This malicious Firefox extension will drain your crypto wallet

(Image credit: Shutterstock)

A malicious Firefox add-on named "Safepal Wallet" managed to stay listed on the official Mozilla add-ons website for seven months as it scammed users by emptying out their cryptocurrency wallets.

SafePal is a legitimate hardware cryptocurrency wallet that is designed to hold more than 10,000 types of assets, including Bitcoin, Ethereum, and Litecoin.

However, while the wallet does have official smartphone apps available for both Apple AppStore and Google Play Store, the website doesn’t list any browser extensions.

TechRadar needs yo...

We're looking at how our readers use VPNs with streaming sites like Netflix so we can improve our content and offer better advice. This survey won't take more than 60 seconds of your time, and we'd hugely appreciate if you'd share your experiences with us.

>> Click here to start the survey in a new window <<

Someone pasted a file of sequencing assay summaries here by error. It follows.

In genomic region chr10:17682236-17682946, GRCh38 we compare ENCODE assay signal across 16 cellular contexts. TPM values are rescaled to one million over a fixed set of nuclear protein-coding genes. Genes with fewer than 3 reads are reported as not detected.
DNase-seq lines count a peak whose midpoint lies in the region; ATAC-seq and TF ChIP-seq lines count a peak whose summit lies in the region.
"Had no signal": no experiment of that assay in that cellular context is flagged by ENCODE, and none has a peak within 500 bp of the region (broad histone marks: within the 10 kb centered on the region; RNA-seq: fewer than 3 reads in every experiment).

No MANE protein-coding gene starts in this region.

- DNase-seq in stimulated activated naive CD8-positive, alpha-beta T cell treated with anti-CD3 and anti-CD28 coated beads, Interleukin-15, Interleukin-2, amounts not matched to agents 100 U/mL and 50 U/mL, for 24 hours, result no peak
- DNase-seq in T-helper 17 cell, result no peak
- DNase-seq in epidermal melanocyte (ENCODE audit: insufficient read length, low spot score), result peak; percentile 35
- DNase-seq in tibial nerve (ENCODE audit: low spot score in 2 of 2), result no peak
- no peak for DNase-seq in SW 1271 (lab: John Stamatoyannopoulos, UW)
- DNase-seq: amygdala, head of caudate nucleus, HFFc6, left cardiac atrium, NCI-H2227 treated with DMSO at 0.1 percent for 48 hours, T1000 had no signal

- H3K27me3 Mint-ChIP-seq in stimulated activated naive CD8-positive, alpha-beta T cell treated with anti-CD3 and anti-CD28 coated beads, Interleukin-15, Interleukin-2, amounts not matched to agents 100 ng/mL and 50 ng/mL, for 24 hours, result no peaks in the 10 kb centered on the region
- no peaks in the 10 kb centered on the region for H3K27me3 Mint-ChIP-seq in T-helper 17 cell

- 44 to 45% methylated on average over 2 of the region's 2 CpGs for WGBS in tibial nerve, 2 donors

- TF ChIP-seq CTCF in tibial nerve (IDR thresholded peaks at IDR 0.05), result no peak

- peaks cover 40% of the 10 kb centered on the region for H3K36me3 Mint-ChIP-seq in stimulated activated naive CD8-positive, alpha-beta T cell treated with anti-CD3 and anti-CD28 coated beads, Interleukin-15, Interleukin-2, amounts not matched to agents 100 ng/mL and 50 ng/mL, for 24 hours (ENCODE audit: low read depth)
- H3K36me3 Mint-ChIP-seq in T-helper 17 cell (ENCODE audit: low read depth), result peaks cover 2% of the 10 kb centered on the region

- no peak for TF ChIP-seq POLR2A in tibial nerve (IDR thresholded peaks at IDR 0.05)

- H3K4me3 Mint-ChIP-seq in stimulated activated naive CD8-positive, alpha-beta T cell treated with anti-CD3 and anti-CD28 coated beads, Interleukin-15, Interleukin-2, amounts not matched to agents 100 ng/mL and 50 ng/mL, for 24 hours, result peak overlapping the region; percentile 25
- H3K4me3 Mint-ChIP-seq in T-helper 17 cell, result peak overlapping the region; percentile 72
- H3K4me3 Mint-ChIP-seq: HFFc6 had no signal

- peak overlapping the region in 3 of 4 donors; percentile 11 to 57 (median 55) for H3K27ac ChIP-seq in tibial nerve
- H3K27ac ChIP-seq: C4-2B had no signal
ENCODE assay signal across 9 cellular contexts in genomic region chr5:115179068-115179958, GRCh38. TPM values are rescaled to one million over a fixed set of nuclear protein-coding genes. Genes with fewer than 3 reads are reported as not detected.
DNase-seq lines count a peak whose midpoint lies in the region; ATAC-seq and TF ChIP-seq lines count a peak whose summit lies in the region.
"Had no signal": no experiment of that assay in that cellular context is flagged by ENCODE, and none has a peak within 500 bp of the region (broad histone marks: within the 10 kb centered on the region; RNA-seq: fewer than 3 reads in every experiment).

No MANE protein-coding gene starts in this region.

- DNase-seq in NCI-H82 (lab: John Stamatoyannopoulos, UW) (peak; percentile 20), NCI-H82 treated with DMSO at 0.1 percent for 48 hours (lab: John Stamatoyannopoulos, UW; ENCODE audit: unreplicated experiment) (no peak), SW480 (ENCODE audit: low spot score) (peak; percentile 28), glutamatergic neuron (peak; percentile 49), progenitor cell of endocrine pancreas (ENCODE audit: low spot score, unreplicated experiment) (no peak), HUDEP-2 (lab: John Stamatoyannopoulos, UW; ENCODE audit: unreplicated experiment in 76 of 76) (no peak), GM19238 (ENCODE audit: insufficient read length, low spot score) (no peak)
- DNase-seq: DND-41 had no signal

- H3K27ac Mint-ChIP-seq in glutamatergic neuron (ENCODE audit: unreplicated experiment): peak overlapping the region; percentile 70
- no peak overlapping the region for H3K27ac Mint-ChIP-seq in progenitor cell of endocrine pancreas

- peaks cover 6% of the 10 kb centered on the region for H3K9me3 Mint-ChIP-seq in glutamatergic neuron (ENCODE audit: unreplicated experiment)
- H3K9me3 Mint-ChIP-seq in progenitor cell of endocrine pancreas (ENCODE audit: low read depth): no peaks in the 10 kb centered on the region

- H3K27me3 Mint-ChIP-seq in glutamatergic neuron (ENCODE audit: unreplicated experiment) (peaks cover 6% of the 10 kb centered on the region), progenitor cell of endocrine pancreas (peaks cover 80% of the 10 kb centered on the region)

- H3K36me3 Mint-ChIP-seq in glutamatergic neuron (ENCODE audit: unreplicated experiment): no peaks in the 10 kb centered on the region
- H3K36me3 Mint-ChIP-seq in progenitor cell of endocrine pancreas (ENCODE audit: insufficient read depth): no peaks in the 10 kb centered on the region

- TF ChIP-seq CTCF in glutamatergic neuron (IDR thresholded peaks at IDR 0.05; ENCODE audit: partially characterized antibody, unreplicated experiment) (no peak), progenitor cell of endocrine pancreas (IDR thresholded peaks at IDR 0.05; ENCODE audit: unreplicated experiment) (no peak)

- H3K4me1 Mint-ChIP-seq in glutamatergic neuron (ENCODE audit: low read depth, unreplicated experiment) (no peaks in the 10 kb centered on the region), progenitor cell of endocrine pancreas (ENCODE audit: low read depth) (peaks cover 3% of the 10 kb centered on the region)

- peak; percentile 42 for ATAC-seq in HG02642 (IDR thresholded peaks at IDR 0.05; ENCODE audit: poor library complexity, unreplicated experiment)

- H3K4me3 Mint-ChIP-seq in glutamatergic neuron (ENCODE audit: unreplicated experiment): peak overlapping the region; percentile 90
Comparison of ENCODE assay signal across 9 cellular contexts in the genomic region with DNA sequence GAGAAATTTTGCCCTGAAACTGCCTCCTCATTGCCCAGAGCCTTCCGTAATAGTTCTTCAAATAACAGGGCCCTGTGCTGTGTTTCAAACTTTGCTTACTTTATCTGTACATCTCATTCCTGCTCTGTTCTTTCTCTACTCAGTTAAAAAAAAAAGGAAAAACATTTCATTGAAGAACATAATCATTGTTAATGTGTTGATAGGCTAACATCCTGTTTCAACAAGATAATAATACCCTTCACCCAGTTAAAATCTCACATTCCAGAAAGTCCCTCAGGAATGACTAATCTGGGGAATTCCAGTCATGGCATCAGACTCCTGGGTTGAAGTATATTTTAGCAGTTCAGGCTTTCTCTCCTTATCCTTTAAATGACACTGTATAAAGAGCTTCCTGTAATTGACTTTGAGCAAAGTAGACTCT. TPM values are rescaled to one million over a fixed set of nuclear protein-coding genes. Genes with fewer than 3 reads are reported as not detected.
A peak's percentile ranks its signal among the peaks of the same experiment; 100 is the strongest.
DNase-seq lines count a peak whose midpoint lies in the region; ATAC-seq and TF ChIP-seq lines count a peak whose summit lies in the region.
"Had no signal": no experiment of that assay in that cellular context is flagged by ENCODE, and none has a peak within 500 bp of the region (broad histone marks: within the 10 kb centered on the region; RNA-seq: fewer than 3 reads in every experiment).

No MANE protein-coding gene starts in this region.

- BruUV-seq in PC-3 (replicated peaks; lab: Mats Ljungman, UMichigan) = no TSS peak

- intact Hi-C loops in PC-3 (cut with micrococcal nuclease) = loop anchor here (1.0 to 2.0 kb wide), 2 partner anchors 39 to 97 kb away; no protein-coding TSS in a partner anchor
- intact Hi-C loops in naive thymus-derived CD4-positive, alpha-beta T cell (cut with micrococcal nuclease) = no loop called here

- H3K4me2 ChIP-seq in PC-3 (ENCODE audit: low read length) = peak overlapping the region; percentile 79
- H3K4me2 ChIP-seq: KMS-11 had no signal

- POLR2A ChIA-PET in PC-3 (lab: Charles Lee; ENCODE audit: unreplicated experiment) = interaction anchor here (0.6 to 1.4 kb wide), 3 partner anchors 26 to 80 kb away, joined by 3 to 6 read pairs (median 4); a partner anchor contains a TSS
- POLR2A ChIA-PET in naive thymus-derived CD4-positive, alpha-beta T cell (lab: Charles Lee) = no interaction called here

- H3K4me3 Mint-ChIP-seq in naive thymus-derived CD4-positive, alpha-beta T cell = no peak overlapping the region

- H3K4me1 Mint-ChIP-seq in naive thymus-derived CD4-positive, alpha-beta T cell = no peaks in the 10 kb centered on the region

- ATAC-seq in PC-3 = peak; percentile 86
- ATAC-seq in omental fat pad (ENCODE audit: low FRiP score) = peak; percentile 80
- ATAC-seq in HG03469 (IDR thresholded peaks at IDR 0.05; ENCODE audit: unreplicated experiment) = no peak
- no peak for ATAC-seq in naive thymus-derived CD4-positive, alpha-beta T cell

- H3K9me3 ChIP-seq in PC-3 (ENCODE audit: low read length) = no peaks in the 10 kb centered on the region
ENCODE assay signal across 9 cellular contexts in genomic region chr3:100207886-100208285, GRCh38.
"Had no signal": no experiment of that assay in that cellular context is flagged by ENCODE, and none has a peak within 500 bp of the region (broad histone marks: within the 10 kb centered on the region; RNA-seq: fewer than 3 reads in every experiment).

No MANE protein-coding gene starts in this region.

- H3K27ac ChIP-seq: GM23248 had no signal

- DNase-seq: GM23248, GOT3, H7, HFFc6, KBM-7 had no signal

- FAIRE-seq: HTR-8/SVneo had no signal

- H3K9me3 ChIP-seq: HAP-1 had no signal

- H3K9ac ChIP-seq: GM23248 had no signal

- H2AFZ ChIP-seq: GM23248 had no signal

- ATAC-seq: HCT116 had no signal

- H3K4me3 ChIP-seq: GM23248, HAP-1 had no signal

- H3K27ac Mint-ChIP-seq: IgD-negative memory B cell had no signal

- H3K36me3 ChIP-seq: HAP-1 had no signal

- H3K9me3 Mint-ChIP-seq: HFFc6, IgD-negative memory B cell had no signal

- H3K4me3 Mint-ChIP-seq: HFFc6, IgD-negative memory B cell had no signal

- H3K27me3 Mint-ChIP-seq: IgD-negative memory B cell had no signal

“After I installed this extension and logged in with my credentials it was not working,” reported Firefox user Cali, adding that when they checked back about 8 hours later, their cryptos worth around $4000 had been transferred to another wallet.

Due diligence

Within five days of Cali's public report of the incident this month, a Mozilla spokesperson responded saying that they were investigating the incident, before dropping the fake add-on’s listing.

Reporting on the development, BleepingComputer explains that in order to publish an add-on on Mozilla's add-ons website, developers must follow a submission process that states submitted add-ons are "subject to review by Mozilla at any time."

However, the extent of such a review isn’t specified, nor has Mozilla explained how the fake add-on managed to get listed.

Furthermore, while the malicious browser add-on has been taken down, BleepingComputer reports that the phishing website set up by the threat actors is still up. 

The website asks users for their secret twelve-word backup phrase in order to pair the SafePal wallet, which is then silently sent to the threat actor behind the fake extension.

Via BleepingComputer

Mayank Sharma

With almost two decades of writing and reporting on Linux, Mayank Sharma would like everyone to think he’s TechRadar Pro’s expert on the topic. Of course, he’s just as interested in other computing topics, particularly cybersecurity, cloud, containers, and coding.